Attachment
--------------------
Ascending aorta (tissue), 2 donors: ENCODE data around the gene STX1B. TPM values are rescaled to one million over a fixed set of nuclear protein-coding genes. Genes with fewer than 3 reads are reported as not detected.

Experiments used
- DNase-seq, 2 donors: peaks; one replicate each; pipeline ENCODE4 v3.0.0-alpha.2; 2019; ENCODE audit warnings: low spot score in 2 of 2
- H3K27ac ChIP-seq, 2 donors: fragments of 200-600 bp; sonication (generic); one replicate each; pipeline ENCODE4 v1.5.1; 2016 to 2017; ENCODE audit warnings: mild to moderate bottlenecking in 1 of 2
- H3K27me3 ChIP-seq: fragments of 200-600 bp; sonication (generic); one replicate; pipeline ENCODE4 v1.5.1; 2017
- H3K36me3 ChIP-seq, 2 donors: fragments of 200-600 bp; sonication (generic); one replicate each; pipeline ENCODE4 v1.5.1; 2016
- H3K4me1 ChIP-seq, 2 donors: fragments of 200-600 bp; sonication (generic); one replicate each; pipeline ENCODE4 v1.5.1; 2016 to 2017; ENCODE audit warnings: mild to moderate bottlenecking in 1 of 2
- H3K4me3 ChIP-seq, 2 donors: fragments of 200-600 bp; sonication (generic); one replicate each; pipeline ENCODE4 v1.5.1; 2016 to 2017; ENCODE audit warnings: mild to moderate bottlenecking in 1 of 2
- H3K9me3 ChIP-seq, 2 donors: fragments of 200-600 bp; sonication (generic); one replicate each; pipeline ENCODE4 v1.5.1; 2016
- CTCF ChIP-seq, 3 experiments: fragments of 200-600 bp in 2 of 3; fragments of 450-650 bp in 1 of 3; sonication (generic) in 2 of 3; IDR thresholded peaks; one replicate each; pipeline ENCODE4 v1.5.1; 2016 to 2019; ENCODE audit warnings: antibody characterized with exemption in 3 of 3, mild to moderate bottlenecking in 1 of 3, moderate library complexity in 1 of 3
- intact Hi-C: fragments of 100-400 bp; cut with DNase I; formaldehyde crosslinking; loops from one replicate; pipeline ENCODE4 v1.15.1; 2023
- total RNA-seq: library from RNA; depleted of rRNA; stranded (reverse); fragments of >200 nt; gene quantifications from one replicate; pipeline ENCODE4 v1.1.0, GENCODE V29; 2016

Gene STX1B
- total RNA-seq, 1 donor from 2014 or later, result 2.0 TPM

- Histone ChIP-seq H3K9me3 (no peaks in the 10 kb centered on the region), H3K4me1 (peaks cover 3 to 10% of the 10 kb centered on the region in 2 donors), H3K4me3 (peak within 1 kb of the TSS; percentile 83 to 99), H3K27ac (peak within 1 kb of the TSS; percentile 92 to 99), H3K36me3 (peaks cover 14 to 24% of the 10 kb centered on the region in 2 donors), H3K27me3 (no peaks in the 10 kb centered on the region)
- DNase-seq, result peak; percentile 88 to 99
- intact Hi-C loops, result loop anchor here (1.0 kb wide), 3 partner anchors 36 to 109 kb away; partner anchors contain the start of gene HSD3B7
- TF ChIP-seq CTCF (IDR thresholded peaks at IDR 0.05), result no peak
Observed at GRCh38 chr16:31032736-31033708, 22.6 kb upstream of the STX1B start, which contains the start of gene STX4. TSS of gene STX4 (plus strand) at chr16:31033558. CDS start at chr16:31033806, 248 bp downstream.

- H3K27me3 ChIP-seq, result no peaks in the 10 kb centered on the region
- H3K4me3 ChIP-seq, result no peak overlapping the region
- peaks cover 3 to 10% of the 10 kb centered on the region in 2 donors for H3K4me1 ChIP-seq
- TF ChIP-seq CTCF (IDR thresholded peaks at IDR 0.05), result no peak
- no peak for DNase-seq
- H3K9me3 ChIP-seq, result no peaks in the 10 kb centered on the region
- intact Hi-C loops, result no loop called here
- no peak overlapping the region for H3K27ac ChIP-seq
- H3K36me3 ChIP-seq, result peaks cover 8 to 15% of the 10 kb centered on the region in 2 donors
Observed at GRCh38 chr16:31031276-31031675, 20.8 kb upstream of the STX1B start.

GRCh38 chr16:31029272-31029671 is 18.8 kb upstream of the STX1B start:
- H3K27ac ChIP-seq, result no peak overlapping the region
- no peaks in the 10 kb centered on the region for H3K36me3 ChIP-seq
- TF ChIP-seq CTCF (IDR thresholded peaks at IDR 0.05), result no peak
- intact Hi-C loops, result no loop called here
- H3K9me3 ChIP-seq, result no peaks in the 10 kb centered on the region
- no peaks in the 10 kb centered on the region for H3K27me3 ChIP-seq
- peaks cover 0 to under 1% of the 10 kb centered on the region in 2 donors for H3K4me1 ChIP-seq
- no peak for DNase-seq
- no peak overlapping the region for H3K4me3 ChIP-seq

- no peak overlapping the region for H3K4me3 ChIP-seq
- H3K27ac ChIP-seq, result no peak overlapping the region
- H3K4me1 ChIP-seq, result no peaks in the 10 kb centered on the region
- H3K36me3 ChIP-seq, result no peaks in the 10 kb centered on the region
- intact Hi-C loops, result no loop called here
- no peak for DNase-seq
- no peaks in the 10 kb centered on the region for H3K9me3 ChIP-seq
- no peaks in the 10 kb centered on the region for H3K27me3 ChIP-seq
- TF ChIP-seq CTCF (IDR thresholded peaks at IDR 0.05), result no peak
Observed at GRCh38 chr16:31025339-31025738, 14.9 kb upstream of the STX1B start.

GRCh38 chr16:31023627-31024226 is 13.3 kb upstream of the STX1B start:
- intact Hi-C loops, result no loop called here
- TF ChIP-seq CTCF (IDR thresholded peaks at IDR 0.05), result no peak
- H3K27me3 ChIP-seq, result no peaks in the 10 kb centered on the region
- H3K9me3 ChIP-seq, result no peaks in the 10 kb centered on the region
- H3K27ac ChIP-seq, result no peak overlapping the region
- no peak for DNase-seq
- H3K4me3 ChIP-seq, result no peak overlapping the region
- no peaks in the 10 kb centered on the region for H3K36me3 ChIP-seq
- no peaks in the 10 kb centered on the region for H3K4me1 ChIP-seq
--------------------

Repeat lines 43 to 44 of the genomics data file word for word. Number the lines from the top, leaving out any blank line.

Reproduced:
- H3K36me3 ChIP-seq, result no peaks in the 10 kb centered on the region
- intact Hi-C loops, result no loop called here